Sir Lionel Smith, 1st Baronet

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General Sir Lionel Smith, 1st Baronet GCB GCH (9 October 1778 – 2 January 1842) was a British diplomat, colonial administrator, and soldier.

Life[edit]

His mother was noted writer and feminist Charlotte Turner Smith. His father was Benjamin Smith, and his paternal grandfather was Richard Smith, a wealthy merchant and slave-owner.[1]

Lionel Smith was Governor of Tobago in 1833 and then Governor of Barbados (1833–1836), Viceroy of the colony of Windward Islands (which then included Grenada) from 1833 to 1836. He was awarded a baronetcy on 19 July 1838 for his service as Governor of Jamaica from 1836 to 1839.

During his governorship, the United Kingdom passed the Abolition Act that stated that slavery "shall be and is hereby utterly abolished and unlawful". On 1 August 1838, Governor Sir Lionel read the Proclamation of Freedom to a crowd of 8,000 at the Celebration of emancipation in the Square of Spanish Town, the then capital of Jamaica. The day has since been a day of celebration on Jamaica and a public holiday since 1893.

He was made Colonel of the 96th Regiment of Foot from 1832 to 1834 and later of the 40th Regiment of Foot from 1837 for life.

He left Jamaica in 1839 having run into difficulties with the passing of the Prisons Act and dissolving Jamaica's Assembly. Lionel Town, Clarendon is named after the Governor.

He was the fifth Governor of Mauritius from 16 July 1840 to 2 January 1842.[2]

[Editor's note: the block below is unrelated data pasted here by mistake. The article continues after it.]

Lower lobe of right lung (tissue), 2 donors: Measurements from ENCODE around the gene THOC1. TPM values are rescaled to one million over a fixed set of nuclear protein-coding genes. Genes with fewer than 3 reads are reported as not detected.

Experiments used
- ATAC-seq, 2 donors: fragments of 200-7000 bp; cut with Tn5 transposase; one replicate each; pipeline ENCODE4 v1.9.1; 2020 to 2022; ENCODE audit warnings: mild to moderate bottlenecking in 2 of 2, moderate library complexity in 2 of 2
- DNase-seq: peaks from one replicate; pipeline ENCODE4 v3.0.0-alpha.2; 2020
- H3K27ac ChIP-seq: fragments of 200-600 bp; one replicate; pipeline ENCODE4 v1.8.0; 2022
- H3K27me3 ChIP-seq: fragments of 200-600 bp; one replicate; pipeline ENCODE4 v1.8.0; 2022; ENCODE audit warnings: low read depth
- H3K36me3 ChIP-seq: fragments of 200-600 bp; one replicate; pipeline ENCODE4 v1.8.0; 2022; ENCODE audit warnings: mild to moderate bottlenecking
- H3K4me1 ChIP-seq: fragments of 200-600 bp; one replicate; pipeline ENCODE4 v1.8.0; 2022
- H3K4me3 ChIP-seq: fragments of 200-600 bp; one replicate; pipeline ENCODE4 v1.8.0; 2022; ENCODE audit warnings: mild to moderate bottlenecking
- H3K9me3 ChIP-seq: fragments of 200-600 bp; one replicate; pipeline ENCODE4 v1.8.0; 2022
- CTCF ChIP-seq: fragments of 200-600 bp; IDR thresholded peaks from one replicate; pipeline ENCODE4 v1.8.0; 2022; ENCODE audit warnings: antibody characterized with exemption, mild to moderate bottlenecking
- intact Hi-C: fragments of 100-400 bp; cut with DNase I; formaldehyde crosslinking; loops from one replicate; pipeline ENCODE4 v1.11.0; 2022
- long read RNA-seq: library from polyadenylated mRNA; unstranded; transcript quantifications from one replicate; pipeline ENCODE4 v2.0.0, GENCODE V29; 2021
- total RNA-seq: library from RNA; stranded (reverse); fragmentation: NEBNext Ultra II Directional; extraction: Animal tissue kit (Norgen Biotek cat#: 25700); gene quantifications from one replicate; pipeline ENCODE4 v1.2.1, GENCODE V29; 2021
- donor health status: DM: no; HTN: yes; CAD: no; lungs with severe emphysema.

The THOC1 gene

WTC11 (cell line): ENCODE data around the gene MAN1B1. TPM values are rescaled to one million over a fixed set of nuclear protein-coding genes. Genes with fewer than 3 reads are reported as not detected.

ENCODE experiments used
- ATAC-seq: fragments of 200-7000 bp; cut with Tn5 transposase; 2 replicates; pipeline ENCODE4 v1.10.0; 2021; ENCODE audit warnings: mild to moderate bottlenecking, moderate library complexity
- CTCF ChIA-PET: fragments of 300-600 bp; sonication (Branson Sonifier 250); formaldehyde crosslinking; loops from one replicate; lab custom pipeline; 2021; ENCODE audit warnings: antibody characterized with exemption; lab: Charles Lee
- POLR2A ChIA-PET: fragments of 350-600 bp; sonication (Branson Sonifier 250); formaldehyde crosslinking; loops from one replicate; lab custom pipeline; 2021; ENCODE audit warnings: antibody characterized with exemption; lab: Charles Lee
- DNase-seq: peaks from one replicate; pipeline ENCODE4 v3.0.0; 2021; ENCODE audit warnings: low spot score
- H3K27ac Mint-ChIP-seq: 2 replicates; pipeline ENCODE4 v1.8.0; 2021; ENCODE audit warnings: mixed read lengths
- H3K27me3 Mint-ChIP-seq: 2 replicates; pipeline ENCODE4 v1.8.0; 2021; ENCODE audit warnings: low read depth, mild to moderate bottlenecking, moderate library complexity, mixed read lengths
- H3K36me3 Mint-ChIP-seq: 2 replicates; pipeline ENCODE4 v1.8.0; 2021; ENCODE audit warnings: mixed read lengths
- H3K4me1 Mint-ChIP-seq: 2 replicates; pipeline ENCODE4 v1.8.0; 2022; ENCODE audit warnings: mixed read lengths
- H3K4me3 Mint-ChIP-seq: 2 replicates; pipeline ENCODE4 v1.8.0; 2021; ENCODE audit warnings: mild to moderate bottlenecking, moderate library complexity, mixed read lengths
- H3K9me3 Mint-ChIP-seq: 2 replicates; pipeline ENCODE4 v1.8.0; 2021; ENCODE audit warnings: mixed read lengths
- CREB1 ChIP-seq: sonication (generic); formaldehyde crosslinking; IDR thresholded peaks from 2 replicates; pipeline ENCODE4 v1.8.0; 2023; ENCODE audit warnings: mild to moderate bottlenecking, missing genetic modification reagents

Family[edit]

Smith was twice married:[3][4]

  1. With his first wife, Ellen Marianne (d. 1814), daughter of Thomas Galway of Killery, co. Kerry, he had two daughters, Ellen Maria and Mary Anne.
  2. On 20 November 1819 he married Isabella Curwen, youngest daughter of Eldred Curwen Pottinger of Mount Pottinger, co. Down, and sister of Sir Henry Pottinger. She died three days after her husband, leaving four children, Lionel Eldred, Augusta, Isabella, and Charlotte. Isabella married George Floyd Duckett in 1845.[5]

References[edit]

  1. ^ John Bernard Burke (1845). A Genealogical and Heraldic Dictionary of the Peerage and Baronetage of the British Empire. H. Colburn. p. 914. 
  2. ^ http://www.worldstatesmen.org/Mauritius.htm
  3. ^  Lee, Sidney, ed. (1898). "Smith, Lionel". Dictionary of National Biography. 53. London: Smith, Elder & Co. 
  4. ^ John Debrett (1839). The Baronetage of England. J. G. & F. Rivington. p. 463. 
  5. ^  Lee, Sidney, ed. (1912). "Duckett, George Floyd". Dictionary of National Biography, 1912 supplement​. 1. London: Smith, Elder & Co. 

External links[edit]

Attribution

 This article incorporates text from a publication now in the public domainLee, Sidney, ed. (1898). "Smith, Lionel". Dictionary of National Biography. 53. London: Smith, Elder & Co. 

Baronetage of the United Kingdom
New creation Baronet
(of Jamaica)
1838–1842
Succeeded by
Lionel Smith-Gordon
Government offices
Preceded by
Nathaniel Blackwell
Governor of Tobago
1833
Succeeded by
Henry Darling
Preceded by
Sir James Frederick Lyon
Governor of Barbados and the Windward Islands
1833–1836
Succeeded by
Sir Evan John Murray MacGregor
Preceded by
The Marquess of Sligo
Governor of Jamaica
1836–1839
Succeeded by
Sir Charles Metcalfe, Bt
Preceded by
Sir William Nicolay
Governor of Mauritius
1840–1842
Succeeded by
Sir William Maynard Gomm
Military offices
Preceded by
Sir George Cooke
Colonel of the 40th Regiment of Foot
1837–1842
Succeeded by
Sir Alexander George Woodford
Preceded by
Sir Edward Barnes
Colonel of the 78th (Highlanders) Regiment of Foot
1834–1837
Succeeded by
Paul Anderson
Preceded by
Sir Joseph Fuller
Colonel of the 96th Regiment of Foot
1832–1834
Succeeded by
Sir William Thornton